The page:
Declaring Bankruptcy After Getting Laid Off in Alberta

The economic fallout of the Covid-19 pandemic has left many Albertans grappling with job loss and financial instability. If you’re one of the 15.3% of people in Alberta who were let go due to the pandemic, you’ve likely felt the weight of escalating debts. However, you’re not alone, and there are resources available to help you regain financial control. One such option is declaring bankruptcy. This article delves into the intricacies of declaring bankruptcy after getting laid off in Alberta.

Understanding Bankruptcy

Bankruptcy is a legal process that provides a fresh start to individuals overwhelmed by debts. It’s crucial to understand that declaring bankruptcy is not the only way out of a financial rut. It’s one option among many, and it’s important to weigh the pros and cons before making a decision.

Seeking Professional Guidance

When debts become unmanageable, seeking professional advice from a Licensed Insolvency Trustee (LIT) can be a lifeline. LITs can provide an objective analysis of your financial situation and guide you through the available options. They can help you create a roadmap towards financial stability.

Declaring Bankruptcy While Unemployed

While bankruptcy can alleviate the pressure of debt, it’s important to consider your employment status. If you’re unemployed, your income will still factor into the bankruptcy process. This includes determining the amount you’ll pay during bankruptcy and how long you’ll be declared bankrupt. The Bankruptcy and Insolvency Act outlines these specifics. Note that while you’re unemployed, it’s more difficult for creditors to take action against you. They can’t garnish your pension income or unemployment benefits.

However, unemployment doesn’t make you ‘judgement proof’—a term referring to individuals who lack sufficient assets for creditors to seize for debt repayment. Declaring bankruptcy can instantly prevent creditors from taking action against you. It can also reduce the stress of dealing with persistent creditors.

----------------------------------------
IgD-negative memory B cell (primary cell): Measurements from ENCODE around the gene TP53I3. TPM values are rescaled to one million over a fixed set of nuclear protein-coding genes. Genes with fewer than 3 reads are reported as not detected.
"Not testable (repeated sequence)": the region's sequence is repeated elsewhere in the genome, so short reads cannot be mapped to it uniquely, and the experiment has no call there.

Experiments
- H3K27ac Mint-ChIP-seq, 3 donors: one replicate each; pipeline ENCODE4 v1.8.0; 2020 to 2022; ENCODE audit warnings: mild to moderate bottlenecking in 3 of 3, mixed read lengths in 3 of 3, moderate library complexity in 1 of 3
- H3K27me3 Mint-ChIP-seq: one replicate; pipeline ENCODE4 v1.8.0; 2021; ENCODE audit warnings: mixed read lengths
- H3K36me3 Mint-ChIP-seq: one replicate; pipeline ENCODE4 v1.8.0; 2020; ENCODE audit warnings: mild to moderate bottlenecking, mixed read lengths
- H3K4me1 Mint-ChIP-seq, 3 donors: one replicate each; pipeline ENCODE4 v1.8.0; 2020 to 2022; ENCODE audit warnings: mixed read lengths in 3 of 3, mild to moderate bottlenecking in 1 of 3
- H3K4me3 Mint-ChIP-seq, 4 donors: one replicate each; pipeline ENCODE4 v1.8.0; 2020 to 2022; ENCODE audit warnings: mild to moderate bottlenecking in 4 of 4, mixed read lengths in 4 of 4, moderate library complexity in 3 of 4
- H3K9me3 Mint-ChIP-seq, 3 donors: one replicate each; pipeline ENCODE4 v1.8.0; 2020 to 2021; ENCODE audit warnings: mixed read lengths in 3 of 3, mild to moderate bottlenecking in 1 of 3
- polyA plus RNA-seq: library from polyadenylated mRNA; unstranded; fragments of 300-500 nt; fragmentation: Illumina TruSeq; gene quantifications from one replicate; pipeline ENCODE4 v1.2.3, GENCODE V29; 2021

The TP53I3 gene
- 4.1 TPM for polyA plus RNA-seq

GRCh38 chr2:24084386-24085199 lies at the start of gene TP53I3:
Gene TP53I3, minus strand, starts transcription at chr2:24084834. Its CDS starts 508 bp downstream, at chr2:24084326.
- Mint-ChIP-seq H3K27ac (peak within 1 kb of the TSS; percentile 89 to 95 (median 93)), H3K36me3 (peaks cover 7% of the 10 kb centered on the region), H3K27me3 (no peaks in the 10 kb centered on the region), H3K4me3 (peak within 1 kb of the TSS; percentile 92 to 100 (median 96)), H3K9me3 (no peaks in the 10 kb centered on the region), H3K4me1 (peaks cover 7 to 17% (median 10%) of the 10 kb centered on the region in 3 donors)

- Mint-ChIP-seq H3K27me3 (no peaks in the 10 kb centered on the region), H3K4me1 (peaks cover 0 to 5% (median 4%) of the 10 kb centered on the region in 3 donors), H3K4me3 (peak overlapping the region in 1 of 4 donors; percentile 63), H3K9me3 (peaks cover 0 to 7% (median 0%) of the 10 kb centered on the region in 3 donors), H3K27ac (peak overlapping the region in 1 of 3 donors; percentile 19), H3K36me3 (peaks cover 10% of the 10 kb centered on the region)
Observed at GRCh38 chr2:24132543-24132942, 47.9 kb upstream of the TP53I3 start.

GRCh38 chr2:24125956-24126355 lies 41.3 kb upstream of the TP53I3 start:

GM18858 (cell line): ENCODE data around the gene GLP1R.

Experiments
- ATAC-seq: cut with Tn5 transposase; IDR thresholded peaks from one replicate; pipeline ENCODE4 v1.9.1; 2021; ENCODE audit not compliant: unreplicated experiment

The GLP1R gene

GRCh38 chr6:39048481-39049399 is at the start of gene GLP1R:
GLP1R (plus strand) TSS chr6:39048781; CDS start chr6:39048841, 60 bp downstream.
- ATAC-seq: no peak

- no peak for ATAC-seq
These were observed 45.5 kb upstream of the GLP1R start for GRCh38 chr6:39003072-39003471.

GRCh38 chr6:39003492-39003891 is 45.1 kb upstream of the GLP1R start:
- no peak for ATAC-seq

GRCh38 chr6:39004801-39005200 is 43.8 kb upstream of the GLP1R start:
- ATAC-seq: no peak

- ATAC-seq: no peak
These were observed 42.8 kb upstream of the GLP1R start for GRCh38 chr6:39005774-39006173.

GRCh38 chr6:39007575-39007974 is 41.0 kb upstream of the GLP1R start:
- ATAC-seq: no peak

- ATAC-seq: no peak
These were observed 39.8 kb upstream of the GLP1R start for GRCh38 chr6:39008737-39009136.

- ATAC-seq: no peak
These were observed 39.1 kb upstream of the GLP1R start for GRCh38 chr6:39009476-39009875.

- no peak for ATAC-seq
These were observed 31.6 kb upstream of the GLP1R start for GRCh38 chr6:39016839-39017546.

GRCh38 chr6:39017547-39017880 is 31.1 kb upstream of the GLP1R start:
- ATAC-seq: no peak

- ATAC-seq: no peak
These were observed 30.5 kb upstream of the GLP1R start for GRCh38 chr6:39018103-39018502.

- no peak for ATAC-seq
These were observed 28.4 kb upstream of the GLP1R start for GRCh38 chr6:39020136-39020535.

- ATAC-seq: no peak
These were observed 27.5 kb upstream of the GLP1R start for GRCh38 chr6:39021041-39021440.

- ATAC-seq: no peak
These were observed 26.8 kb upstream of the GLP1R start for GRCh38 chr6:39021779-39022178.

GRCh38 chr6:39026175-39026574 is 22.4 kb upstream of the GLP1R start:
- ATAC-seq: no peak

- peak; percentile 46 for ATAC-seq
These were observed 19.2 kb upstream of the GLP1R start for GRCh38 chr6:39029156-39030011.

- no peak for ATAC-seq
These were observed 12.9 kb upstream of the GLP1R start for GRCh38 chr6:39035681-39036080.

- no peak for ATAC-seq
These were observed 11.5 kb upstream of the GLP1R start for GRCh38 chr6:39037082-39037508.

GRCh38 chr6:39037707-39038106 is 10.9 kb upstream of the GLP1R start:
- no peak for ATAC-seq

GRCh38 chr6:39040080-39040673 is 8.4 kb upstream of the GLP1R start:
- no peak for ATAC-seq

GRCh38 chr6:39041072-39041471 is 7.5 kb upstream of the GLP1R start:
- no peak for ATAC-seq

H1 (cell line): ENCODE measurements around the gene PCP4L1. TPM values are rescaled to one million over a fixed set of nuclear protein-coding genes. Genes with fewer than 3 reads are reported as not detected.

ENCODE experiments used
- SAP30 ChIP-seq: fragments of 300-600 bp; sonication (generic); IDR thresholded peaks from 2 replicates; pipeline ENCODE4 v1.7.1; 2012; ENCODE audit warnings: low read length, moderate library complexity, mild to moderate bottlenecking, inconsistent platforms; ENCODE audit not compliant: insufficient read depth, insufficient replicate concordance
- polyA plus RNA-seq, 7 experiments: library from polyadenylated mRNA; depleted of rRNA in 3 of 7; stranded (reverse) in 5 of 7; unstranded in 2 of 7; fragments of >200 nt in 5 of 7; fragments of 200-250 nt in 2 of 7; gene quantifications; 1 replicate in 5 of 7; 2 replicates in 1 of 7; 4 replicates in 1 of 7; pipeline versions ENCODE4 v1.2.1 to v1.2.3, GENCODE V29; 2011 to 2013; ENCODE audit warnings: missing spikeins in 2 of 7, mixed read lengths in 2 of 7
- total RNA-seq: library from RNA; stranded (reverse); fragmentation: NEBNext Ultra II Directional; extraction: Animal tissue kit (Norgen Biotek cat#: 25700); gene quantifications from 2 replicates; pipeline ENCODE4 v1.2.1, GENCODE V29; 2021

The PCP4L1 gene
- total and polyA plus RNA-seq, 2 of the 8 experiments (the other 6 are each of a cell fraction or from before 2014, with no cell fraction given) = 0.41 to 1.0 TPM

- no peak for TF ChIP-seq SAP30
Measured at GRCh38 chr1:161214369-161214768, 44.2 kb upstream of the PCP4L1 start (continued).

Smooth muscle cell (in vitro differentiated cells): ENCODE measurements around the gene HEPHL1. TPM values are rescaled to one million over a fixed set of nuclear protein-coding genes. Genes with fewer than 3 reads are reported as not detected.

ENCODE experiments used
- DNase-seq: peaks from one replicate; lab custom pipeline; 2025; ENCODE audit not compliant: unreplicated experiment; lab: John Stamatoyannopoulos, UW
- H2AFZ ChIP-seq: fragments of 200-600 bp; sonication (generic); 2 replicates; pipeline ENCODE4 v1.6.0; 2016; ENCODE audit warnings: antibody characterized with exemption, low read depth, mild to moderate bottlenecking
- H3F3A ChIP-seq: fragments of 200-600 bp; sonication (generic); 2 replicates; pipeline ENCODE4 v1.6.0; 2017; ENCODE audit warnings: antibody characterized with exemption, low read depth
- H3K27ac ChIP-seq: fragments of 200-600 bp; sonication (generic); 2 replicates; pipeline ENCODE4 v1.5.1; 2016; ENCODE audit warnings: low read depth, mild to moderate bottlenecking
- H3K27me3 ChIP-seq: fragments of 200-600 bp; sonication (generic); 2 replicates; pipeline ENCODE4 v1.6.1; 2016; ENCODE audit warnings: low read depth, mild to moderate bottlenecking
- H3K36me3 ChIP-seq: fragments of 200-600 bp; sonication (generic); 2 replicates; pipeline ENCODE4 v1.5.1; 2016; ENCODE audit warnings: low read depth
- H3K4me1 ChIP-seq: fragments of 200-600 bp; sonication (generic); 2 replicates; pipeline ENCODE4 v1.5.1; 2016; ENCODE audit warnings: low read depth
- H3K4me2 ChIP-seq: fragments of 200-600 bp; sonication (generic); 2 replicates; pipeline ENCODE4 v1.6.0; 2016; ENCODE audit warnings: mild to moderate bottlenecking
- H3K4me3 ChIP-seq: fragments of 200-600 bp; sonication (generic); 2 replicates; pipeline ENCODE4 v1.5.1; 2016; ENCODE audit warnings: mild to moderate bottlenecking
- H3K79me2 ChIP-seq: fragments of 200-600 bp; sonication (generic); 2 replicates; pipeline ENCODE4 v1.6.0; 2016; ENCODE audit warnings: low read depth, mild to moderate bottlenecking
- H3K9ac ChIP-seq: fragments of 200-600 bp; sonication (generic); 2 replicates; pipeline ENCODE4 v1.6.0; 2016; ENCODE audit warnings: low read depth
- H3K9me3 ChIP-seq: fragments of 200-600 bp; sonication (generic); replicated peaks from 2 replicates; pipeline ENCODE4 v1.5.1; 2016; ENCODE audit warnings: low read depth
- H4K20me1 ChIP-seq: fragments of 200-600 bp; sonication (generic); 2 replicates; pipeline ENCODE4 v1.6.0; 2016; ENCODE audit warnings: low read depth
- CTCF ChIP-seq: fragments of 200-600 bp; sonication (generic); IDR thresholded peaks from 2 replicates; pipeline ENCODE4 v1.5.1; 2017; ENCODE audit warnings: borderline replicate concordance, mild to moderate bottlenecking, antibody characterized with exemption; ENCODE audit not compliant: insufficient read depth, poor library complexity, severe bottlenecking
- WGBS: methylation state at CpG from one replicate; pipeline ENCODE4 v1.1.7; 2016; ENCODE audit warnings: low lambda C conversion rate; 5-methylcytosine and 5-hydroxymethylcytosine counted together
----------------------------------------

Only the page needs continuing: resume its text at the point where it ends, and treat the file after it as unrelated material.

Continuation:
Remember, bankruptcy comes with consequences. You may lose some of your assets, and your credit score will take a hit. Therefore, discussing your situation with an LIT before making a decision is crucial.

Eligibility for Bankruptcy

If you’re contemplating bankruptcy, you must meet certain eligibility criteria:

  • You must be at least 18 years old.
  • You must be a permanent resident in Canada.
  • You must have more than $1,000 of unsecured debt.
  • You must be unable to repay your debt.

Remember, just because you’re eligible doesn’t mean bankruptcy is your best option. An LIT can help you evaluate your choices and find the best debt management solution for you.

Duration of Bankruptcy

The duration of bankruptcy varies based on individual circumstances and whether you’ve declared bankruptcy previously. As a first-time declarer, bankruptcy typically lasts nine months, provided you fulfill all duties assigned by your LIT.

The following tables provide a comparison of how long bankruptcy lasts based on specific circumstances:

First Bankruptcy

Surplus income Discharge Time
Less than $200 per month Nine months after filing
More than $200 per month 21 months after filing

Second Bankruptcy

Surplus income Discharge Time
Less than $200 per month 24 months after filing
More than $200 per month 36 months after filing

Alternatives to Bankruptcy

Bankruptcy may not be the best option for everyone. Here are some alternatives to consider:

Asset Liquidation

One way to manage your debts without declaring bankruptcy is asset liquidation. Selling valuable items can help you repay your debts.

Credit Counselling

LITs also offer credit counselling services. They can help you devise a budget, evaluate your spending habits, and advise you on managing your debts responsibly.

Consumer Proposal

A Consumer Proposal is a legal agreement between you and your creditors. Approved by a trustee, a consumer proposal can lead to partial debt forgiveness, and you repay the remaining balance at a lower interest rate.

Final Thoughts

With the right guidance and financial plan, you can regain control of your financial health. Bankruptcy Canada offers professional and compassionate support through their Licensed Insolvency Trustees. Contact us today to take a step towards a brighter financial future.

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